For learners at Loruk Primary and Loruk Secondary schools in Baringo County, it is a gamble between risking lives to get education or missing school altogether.
When the government re-opened schools in January, the pupils found their school on the verge of being flooded by the rising waters of Lake Baringo.
Swollen lakes disrupted the transport infrastructure as some routes to school were submerged by the lake waters, forcing learners to use boats to cross the two-kilometre stretch to school.
With this mode of transport, they risk being attacked by deadly reptiles and hippos, notwithstanding the risk of boat accidents.
Alternatively, they have to navigate through the bushy routes around the lake to school, a distance that takes between 30 to 40 minutes to cover.
Wake up early
Eugene Kipserich, a Class Seven pupil, says he is forced to wake up earlier than usual in order to catch the first boat trip to school.
He says they are charged Sh30 per person for a trip.
"This is too expensive for us because we have to ask for Sh60 every day from our parents," says Kipserich.
He notes that sometimes, their books get soaked with waters while on the boat.
"While on the boat we meet with crocodiles along the way and I get so afraid that they might attack us," he says.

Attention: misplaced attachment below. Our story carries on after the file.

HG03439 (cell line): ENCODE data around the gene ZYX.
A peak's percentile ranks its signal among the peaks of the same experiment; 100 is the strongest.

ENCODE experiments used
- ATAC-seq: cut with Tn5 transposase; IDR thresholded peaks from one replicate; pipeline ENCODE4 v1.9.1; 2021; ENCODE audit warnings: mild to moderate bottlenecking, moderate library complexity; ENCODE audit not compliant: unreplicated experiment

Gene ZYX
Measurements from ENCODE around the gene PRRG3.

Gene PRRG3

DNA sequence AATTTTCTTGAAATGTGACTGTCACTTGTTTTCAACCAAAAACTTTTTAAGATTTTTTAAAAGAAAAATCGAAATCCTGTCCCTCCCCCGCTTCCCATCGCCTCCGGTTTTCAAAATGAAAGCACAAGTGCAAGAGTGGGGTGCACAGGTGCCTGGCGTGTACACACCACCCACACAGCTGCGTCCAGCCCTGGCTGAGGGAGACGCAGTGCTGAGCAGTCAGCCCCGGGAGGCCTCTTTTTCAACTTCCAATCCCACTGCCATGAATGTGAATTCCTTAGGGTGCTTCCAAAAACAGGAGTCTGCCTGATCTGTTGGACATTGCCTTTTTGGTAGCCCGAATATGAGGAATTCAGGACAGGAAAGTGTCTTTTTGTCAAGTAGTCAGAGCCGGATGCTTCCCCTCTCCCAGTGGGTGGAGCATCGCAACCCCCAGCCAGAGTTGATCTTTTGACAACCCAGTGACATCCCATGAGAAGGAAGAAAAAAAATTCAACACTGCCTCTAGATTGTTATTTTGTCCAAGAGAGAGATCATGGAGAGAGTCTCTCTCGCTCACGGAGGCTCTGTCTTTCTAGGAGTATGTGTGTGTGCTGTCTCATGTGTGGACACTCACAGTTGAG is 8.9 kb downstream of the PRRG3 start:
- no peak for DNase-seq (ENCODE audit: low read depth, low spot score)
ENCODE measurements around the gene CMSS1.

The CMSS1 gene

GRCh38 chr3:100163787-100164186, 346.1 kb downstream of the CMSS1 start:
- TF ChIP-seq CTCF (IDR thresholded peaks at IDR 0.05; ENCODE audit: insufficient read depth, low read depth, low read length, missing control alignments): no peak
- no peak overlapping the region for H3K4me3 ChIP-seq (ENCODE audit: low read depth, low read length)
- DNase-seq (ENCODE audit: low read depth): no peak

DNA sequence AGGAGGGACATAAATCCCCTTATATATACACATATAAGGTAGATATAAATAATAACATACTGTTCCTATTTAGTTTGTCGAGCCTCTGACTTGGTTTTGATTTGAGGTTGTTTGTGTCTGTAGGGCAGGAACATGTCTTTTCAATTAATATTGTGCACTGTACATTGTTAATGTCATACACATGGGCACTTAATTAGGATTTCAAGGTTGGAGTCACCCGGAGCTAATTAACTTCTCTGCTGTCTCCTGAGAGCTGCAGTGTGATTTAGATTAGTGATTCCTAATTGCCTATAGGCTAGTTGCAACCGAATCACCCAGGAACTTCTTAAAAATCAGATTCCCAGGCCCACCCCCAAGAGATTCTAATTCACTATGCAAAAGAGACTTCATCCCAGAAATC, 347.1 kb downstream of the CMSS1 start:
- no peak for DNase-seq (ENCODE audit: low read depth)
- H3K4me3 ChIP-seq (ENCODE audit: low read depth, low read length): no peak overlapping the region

At least 50 of the 200 primary school pupils have been affected by the swelling of Lake Baringo.
Abigail Chongo who, is in Class Seven, says she walks for at least three days in a week along the long route to school because her parents cannot afford to pay for her boat trips daily.
Late and tired
According to the girl, the route is long and risky and she often gets to school late and tired.
"It is dangerous walking alone along the bushy route so I always run throughout," said the girl.
Rev Elijah Cheruiyot, who is the chairman of the parents association at Loruk Primary School, confirms the transport challenge faced by the pupils.
He regrets that the affected pupils are now missing lunch because they cannot go home during lunch breaks.
He is appealing to the government to provide them with a bigger boat that can facilitate the learners' movements to and from school.
"The available boat is too small and has to make several trips to ferry all the pupils so it is my request to the government to consider providing a boat to this school to ease movements," says Mr Cheruiyot.
He notes that teachers are also inconvenienced because some of them also depend on the same boat.
Mr Cheruiyot further explains that the school also lacks enough classrooms to meet the social distance guidelines set by the government.
According to him, allowing pupils to study under a tree in the area prone to banditry attacks is exposing their lives to danger.
"In this area, no day passes without us hearing a gunshot with some fighting happening just around the school. Having the children study under a tree will be a big challenge in terms of concentration as well as a risk to their lives in case of attack by bandits," says Mr Cheruiyot
Sibilo Location Chief Joseph Chemitei says the movement challenge facing the schools has contributed to absenteeism among learners.